Transportation policy needs to change

Canada must move forward with transportation effectiveness, resilience

By Marc Garneau

Transportation policy has a real and daily impact on the lives of Canadians – on our safety, our security and on the ability of our businesses to move their products and resources to market.

As a trading nation, we can grow the best wheat, raise the finest beef, make products of the highest quality – and none of it will matter if we cannot transport them in a safe and timely manner.

Our transportation networks must be resilient and versatile enough to handle the needs of today – and the shifting and growing demands of tomorrow.

After consulting widely with Canadians, we are taking action to make our transportation sector more efficient for travellers and businesses alike. We are enhancing safety and sustainability – to better protect Canadians and our environment.

As part of our transformative plan, we will:

Invest $10.1 billion in transportation infrastructure to help eliminate bottlenecks and build more robust corridors, so travellers and cargo alike can move more swiftly. By investing in trade corridors, we invest in our own future – and in our ability to compete in the world.

Introduce more robust environmental protection for our coasts and stronger safety regulations to better protect Canadians.

Build competitive and safe marine corridors and enhance northern transportation infrastructure.

Accelerate our review of the Railway Safety Act – so we can move more quickly to further enhance railway safety standards.

Reduce the amount of time that Canadians spend waiting at the airport security gate without compromising the integrity of the screening process.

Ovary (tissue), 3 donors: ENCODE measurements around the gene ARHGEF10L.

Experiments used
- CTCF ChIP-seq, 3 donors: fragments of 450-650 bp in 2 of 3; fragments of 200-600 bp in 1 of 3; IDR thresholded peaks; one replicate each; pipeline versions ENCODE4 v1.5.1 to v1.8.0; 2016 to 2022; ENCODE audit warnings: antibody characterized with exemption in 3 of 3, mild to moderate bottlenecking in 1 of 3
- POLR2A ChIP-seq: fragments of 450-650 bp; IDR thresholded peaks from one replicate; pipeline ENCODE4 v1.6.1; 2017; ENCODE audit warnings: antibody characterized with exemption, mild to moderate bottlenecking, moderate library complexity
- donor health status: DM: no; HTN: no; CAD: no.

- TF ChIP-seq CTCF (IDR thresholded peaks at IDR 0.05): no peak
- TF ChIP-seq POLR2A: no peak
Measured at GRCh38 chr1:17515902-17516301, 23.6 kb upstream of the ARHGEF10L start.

Change international ownership rules in our domestic airline industry to increase competition and reduce fares.

Explore the potential for high-frequency passenger rail service in the corridor between Montreal, Ottawa and Toronto.

Establish an Air Travellers Passenger Rights Regime – to ensure Canadians are protected by rules that are both fair and clear.

Take action to embrace new technologies and help reduce greenhouse gas emissions from the transport sector. By focusing on innovation, we cannot only meet our own emissions targets – we can lead the world in developing the products and services that will help other countries meet their goals.

Taken together, these initiatives represent a major renewal of transportation policy in our country. This renewal was shaped by the input and priorities of Canadians – and it will involve ongoing dialogue and collaboration with the private sector, Indigenous Peoples, Crown corporations and agencies, all levels of government, other federal ministers and the people of Canada.

By working in partnership, we can build a transportation system that will better serve and benefit Canadians for decades to come.

Our transportation networks are the circulatory system of our economy. They are our connection to the country we share.

We need to invest today to ensure they can work for us amid the demands of tomorrow, and the decades beyond.

Marc Garneau is the federal Minister of Transport.

 

 

 

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